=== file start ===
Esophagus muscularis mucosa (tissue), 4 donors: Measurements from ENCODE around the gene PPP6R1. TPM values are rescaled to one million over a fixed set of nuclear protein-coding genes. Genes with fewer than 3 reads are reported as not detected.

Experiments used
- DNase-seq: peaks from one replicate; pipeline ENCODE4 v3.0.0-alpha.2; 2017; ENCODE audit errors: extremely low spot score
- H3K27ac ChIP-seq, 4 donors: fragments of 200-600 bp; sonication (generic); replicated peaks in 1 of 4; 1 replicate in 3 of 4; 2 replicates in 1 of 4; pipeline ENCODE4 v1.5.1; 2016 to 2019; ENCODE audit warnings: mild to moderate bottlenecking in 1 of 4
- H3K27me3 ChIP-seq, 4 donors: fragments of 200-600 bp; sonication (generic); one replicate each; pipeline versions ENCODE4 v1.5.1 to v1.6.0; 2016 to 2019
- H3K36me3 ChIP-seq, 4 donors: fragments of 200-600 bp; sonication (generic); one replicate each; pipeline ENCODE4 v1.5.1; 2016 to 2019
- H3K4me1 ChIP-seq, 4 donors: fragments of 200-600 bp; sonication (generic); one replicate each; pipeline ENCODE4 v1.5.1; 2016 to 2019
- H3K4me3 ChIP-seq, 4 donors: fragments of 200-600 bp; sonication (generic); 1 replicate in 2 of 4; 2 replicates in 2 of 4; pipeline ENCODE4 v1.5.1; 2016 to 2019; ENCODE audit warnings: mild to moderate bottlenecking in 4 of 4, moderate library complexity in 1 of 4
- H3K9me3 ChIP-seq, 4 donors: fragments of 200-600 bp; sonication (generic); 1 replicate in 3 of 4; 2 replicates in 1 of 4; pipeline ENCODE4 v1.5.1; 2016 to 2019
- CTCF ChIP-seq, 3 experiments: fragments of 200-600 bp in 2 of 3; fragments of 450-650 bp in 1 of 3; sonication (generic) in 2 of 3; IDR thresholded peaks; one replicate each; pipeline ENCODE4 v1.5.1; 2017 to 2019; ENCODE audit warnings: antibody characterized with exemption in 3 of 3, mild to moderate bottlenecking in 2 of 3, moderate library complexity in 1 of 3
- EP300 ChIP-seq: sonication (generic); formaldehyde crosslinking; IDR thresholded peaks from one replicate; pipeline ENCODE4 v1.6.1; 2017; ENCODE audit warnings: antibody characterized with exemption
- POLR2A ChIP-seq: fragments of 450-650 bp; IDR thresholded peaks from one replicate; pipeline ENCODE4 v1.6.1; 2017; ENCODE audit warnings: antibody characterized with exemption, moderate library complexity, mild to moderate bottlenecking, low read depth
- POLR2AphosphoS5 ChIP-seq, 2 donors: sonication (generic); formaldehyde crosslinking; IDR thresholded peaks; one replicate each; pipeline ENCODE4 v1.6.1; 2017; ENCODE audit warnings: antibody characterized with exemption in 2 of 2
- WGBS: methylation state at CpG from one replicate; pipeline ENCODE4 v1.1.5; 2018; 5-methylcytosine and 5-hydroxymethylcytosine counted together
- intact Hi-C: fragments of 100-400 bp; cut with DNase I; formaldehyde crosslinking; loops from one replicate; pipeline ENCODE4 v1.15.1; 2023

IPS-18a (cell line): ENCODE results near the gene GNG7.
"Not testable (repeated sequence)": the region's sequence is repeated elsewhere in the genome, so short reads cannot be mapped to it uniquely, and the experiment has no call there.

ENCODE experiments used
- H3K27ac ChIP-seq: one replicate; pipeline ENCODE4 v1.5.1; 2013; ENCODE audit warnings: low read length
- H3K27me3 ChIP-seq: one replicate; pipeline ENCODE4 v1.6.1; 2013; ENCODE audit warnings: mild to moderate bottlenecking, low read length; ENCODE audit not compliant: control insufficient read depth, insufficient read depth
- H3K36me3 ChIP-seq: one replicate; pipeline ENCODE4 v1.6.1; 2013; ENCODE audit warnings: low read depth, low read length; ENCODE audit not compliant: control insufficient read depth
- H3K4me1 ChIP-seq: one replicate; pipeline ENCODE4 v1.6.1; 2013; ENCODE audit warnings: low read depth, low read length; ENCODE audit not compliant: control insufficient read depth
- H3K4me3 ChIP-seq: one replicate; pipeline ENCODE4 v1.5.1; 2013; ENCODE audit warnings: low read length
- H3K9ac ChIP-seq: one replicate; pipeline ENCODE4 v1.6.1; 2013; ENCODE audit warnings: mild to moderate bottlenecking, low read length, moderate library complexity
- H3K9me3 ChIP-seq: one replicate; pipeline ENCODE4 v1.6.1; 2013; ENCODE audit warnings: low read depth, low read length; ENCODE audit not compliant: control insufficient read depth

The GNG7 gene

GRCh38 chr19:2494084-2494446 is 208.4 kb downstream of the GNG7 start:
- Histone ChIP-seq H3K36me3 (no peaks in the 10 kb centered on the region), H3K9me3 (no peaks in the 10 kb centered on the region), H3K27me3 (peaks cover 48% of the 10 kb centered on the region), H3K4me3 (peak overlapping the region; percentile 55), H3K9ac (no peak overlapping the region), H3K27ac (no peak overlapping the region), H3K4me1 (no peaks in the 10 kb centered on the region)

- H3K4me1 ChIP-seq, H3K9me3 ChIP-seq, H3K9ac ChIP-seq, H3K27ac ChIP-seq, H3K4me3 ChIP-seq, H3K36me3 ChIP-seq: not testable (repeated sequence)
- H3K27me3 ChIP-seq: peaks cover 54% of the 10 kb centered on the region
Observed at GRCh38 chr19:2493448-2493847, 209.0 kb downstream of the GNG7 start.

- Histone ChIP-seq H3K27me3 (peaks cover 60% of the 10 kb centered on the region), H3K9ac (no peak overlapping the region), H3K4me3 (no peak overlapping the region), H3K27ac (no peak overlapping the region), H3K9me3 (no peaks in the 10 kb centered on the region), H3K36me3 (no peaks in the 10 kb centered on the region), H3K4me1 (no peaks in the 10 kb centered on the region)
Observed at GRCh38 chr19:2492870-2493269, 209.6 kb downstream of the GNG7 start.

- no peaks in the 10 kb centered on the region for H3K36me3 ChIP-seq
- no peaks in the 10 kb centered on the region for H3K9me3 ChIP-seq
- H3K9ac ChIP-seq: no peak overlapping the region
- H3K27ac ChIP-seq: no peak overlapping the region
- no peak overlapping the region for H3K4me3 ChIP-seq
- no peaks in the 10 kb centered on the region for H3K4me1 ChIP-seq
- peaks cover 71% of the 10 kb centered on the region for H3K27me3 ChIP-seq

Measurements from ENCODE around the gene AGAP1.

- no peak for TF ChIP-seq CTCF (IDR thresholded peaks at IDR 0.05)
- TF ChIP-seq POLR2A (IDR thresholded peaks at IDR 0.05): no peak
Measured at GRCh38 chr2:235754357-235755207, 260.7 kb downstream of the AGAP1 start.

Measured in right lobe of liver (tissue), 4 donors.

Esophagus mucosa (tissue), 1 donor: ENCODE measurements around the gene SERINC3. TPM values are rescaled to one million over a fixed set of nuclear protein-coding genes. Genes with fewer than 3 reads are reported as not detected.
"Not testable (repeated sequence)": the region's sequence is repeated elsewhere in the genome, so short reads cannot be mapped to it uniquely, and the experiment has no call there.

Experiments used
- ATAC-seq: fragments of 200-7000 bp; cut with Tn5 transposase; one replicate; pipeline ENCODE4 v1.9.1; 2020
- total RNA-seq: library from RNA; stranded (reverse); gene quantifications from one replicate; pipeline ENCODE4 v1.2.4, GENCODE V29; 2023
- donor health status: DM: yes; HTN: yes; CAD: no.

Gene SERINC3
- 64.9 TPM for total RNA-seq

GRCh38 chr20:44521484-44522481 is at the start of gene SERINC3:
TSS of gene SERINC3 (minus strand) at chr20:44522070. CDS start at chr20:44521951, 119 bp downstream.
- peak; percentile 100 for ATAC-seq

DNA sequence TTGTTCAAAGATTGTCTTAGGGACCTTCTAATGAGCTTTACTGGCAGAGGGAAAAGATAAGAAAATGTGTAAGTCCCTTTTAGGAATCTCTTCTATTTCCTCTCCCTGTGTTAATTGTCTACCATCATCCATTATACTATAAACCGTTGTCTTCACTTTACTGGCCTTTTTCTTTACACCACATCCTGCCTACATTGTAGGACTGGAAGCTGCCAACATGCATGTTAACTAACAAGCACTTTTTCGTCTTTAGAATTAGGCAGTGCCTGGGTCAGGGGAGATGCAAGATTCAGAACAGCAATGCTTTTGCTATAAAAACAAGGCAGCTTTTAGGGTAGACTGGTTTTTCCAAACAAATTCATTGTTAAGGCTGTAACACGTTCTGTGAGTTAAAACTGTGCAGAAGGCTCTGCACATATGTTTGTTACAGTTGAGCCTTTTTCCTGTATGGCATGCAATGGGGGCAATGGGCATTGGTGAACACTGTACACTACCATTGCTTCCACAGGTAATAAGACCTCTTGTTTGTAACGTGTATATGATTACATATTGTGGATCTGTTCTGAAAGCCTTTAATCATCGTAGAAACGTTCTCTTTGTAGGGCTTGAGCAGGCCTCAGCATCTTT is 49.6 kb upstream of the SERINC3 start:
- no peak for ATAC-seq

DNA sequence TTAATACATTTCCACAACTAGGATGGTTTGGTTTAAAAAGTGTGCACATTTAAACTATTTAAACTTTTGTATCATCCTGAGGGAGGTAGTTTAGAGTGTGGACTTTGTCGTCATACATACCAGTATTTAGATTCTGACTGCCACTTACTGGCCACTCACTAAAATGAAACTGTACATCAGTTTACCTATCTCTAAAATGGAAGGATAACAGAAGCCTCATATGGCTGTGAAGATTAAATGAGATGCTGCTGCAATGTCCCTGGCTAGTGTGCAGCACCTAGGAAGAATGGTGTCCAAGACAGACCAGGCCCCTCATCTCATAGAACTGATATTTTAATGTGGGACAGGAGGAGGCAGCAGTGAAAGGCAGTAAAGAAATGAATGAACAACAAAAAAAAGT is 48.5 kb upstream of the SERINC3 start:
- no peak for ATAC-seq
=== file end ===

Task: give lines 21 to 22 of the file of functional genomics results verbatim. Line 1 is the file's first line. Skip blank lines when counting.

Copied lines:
- H3K36me3 ChIP-seq: one replicate; pipeline ENCODE4 v1.6.1; 2013; ENCODE audit warnings: low read depth, low read length; ENCODE audit not compliant: control insufficient read depth
- H3K4me1 ChIP-seq: one replicate; pipeline ENCODE4 v1.6.1; 2013; ENCODE audit warnings: low read depth, low read length; ENCODE audit not compliant: control insufficient read depth